Mark: I can’t remember the joke but she was totally… I had the same is like this uncomfortable… Did she hear the question? Is she going to answer the question? And then she just nailed this joke. That was great. Yeah.
Joshua: It was something about being on a military base in Oklahoma. Anyway. OK. So I met your wife then but still you committed to it. Now one of things I often ask mainly because for a lot of people before they do this, before they commit to something other people are a major impediment because they think… Lots of things they could think, “What are other people going to think? I don’t bother the barista to get a mug or you know it’s just easier to do it the old way.” And then I find it when people do it to get they get responses like you, they engage the other people. So how did this affect your relationships with the other people who were involved? You hinted at it but let’s hear you more, if you don’t mind.
Mark: You know like I said I have four kids, my wife and I have four kids and our oldest is at Penn State so she doesn’t live at home most of the time although she was home for a good chunk over the holidays and home also for Thanksgiving because I think we met actually prior to Thanksgiving even I think it was. So she’s been home a couple of times since and she’s already doing this and live in this and so it’s fun to have her back in the fray so to speak.
Joshua: Was she like, “Welcome aboard.”?
Mark: Kind of yeah. I mean she’s… Yeah, yeah. She’s just excited to see… So you know when you have someone like that who’s away and then they come back they notice the changes a lot more because you know they’re not here all the time. You know some of those more subtle changes. So she’s excited that we’re doing this and she’s all about it. Anna, our daughter who’s the junior in high school she’s kind of leading the charge on it frankly. She’s the one that kind of you know challenges us and brings new ideas and we have some really good debates and discussions around the dinner table. Jen is on board, my wife is on board. Easy sell for her. This is not… We lived in Germany and in Germany we learned just how little waste you can produce and it’s just not a big deal. And that was almost two decades ago actually. I was, gosh 20 years ago. And so you know the Germans are in many ways way ahead of us and have been for a long time. The ones who are sort of this is kind of new or my sons who are 13 and 9 respectively. And you know it hasn’t been a hard sell with them although you know they’re kind of kind of in and out I guess.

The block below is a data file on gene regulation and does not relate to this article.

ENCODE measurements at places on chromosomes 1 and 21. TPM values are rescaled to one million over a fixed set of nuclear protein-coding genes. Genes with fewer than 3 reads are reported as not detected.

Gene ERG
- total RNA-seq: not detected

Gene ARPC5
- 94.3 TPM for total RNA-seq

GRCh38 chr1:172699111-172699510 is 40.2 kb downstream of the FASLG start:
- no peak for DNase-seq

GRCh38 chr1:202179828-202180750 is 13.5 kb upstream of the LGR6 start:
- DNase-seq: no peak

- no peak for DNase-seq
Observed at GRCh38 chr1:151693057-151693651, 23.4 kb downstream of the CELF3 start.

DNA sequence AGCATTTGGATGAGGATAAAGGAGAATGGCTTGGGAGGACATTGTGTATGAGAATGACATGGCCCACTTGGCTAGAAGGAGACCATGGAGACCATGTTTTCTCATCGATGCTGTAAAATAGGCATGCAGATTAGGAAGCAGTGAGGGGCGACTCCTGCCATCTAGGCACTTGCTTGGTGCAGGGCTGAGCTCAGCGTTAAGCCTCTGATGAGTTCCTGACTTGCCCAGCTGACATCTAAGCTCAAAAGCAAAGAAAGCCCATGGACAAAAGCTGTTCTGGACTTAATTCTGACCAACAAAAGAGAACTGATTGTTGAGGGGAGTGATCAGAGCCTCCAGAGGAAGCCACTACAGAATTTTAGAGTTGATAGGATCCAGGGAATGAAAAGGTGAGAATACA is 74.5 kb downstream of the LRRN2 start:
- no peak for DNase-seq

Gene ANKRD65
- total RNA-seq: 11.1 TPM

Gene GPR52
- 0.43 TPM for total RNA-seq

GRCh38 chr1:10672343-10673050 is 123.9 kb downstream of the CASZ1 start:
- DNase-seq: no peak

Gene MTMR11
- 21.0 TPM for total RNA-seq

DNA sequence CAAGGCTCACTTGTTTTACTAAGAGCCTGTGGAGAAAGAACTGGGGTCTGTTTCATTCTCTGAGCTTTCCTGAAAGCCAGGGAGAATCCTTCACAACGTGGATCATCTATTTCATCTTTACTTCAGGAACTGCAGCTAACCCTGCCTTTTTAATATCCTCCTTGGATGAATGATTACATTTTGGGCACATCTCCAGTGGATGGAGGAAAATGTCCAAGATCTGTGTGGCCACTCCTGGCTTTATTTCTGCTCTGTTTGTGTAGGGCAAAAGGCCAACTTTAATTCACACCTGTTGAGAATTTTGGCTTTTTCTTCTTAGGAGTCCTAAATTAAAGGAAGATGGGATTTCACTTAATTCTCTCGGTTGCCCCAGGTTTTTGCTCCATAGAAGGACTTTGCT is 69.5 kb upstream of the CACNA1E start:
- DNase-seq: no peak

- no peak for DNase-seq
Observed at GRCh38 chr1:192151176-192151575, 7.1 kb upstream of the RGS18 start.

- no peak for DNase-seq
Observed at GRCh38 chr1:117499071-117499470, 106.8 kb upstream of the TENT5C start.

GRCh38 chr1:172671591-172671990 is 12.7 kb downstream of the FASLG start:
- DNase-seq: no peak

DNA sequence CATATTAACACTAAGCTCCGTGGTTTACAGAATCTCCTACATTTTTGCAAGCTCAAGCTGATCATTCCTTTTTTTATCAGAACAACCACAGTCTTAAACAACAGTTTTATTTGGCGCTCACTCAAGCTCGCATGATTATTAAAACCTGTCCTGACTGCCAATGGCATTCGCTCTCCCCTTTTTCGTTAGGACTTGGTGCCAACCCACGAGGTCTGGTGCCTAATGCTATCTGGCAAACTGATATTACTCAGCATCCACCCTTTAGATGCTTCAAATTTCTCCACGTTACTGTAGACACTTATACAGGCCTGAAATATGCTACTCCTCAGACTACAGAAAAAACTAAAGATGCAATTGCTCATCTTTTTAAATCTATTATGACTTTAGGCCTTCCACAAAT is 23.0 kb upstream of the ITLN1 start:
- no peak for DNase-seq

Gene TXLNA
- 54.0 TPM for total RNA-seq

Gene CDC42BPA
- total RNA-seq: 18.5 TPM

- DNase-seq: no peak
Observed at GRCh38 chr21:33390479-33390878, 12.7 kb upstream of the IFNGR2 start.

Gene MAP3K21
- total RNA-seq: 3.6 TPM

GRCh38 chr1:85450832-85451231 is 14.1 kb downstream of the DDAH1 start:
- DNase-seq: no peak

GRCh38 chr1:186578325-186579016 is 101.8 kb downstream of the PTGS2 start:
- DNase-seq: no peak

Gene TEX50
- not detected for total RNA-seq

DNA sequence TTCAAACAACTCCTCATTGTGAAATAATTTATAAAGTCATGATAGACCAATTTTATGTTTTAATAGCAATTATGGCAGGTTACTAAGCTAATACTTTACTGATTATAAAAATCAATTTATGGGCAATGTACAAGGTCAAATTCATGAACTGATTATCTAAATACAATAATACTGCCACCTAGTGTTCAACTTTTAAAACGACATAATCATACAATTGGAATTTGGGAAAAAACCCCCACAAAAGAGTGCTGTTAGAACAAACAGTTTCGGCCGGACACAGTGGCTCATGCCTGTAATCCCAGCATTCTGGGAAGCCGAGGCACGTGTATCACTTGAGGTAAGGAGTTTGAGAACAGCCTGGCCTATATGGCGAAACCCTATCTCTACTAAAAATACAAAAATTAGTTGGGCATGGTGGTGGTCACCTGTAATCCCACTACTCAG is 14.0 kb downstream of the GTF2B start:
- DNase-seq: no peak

Joshua: Was that something you had to sell or is it something that…?
Mark: I didn’t. No. I didn’t have to sell it. I mean you know I kind of threw it at us hey, there’s this… I mentioned you and Jen had met you and I said, “We’re going to try this challenge and let’s have fun with it, let’s see what we can do with it.” And I mean I didn’t get really any pushback within the family.
Joshua: Normally, I have a couple of questions I want to ask but now I have a personal question. A lot of people say, “All right, Josh it took you 60 months to fill a bag of garbage. You don’t have kids.” And so I point out Bea Johnson who was a guest on the podcast and she’s been doing this for longer than I have. And she and her family of four, her husband and two sons. They produce, the garbage fits in like a mason jar for year. She’s a role model for me but I can’t speak from experience on a household of more than just me. So what can I say to people when they say, “Oh, you don’t have kids. If you have kids, there’s nothing you can do. It’s going to be a lot of garbage.”
Mark: Yeah. I mean I understand that and I think… So with us it’s not just kids, it’s all the other people. We have a lot of people through our home and they’re in there often eating and doing things or sometimes they bring food in and entertaining things like that. But I still think you can make it fun, challenging, interesting and I guess part of what we’ve done and I really haven’t talked much about it but I rely on my daughter who’s a budding environmental scientist. Hey what’s some of the science behind this? And she’ll sometimes pull up part of a documentary and go, “Look, you know this is what’s happened into some of this plastic that is making its way into our waterways and our oceans.” And so then you know it’s not just dad saying, “Hey, we’re going to do this because we’re going to do it. It’s “Hey, here’s kind of the reason why. And then the boys are kind of you know they’re like “Oh, OK, well it kind of makes sense.” All right. I see now in a way why you won’t accept straws anymore. It’s not just this fad it’s like there’s you know there’s some science behind it and there’s… You know by the way, there are some alternatives that they’re really not hard. They’re kind of almost you know just good sense.